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Eating More Often Does NOT Boost Your Metabolism!

How many times have you heard the advice to eat more often (i.e. three meals, and two or three snacks per day) because you will supposedly burn more of the calories you eat because eating more often boosts your metabolism?


If you think the claim sounds a little fishy, your instincts are good—the claim that eating more often boosts your metabolism is completely false.


Here’s all you need to know. A small part of your total energy expenditure is called the thermic effect of food (TEF). TEF simply represents the amount of energy (calories) your body uses to digest your meal. On average TEF amounts to just 10% of the calories in your meal.


At the end of the day your TEF remains an average of 10% regardless of whether you divide your calories into 3 meals, 6 meals, 10 meals, or however many! The only way to increase TEF is to eat MORE calories, and the only people who need to eat more calories are ones who are trying to GAIN WEIGHT!


Furthermore, eating more frequently also has NO effect on your underlying metabolic rate.


Here's something to think about too. The average adult BMI (for both males and females) today is 24-pounds higher than it was in 1960. Was anybody recommending snacking between meals back in 1960 and earlier when average adult BMIs were in the healthy range? No, the pattern was pretty much three-meals-a-day, and snacking was viewed as something that would "ruin your appetite" for the next meal.


If you like to eat smaller meals at breakfast and lunch, then you do have unused calories to allot to mid-morning and mid-afternoon snacks, and that's fine, but there's no magic from the pattern.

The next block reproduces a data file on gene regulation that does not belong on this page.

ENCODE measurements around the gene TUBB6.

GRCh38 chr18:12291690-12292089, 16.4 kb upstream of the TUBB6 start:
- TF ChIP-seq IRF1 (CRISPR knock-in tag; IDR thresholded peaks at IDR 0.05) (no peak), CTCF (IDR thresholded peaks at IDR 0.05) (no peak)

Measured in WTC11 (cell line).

Look, you should honor your hunger by eating when you're hungry. And conversely, honor your lack of hunger by abstaining from snacking if you are not physiologically hungry. The desire to eat what crosses your path is a Pavlovian response (not true hunger). [See my blogs on stimulus control for ideas how to deal with that challenge.]


Metabolic rate and TEF aside, are there any benefits to eating more frequently? Yes.

  • If you are trying to gain weight, you may be able to put on more lean body mass (muscle) if your protein intake is more evenly distributed between meals and snacks throughout the day.

  • Increased meal frequency also seems to lead to lower LDL, total cholesterol, and insulin secretion.

  • Shifting from a night-eating pattern (people who only eat in the evening) to a breakfast, lunch and dinner pattern appears to decrease hunger, as well as improve cholesterol readings and insulin (as above).

The Bottom Line: While there are some potential benefits to dividing your calories into more than three meals per day, an increase in your metabolic rate isn’t one of them. Additionally, the size of a meal is an important factor in satiety. So, not everyone has a big enough calorie budget--especially if you are already on a reduced calorie level for weight loss--to pull calories away from their main meals without also reducing the satiety from those meals, which would obviously be counter productive. 


Actionable advise: You do have control over two major factors in the energy balance equation: how much (and what) you eat, and how much you move. Forget about all the half-baked notions to otherwise rev-up your metabolism. Instead focus your energy on the things you do have control over! 




For more on this topic also see:

Breakfast Boosts Metabolism -- Fact or Fiction?
What do you really know about your metabolism?
How to Lose Weight 101: Understanding Energy Balance



1. Mattson, MP. The need for controlled studies of the effects of meal frequency on health. Lancet 2005;365(9475):1978-1980.

2. La Bounty et al. International Society of Sports Nutrition position stand: meal frequency. Journal of the International Society of Sports Nutrition 2011;8:4.

3. Cameron JD. et al. Increased meal frequency does not promote greater weight loss in subjects who were prescribed an 8-week equi-energetic energy-restricted diet. Fr. J. Nutr. 2009;Nov.30:1-4.

4. Verboeket-Van De Venne, et al. Effect of the pattern of food intake on human energy metabolism. Br J Nutr 1993;70:103-115.
5. Taylor MA, Garrow JS. Compared with nibbling, neither gorging nor a morning fast affect short-term energy balance in obese patients in a chamber calorimeter. Int’l J Obes 2001;25:519-528.
6. Bellisle F, et al. Meal frequency and energy balance. Br J Nutr 1997;77(Suppl.1):S57-S70.



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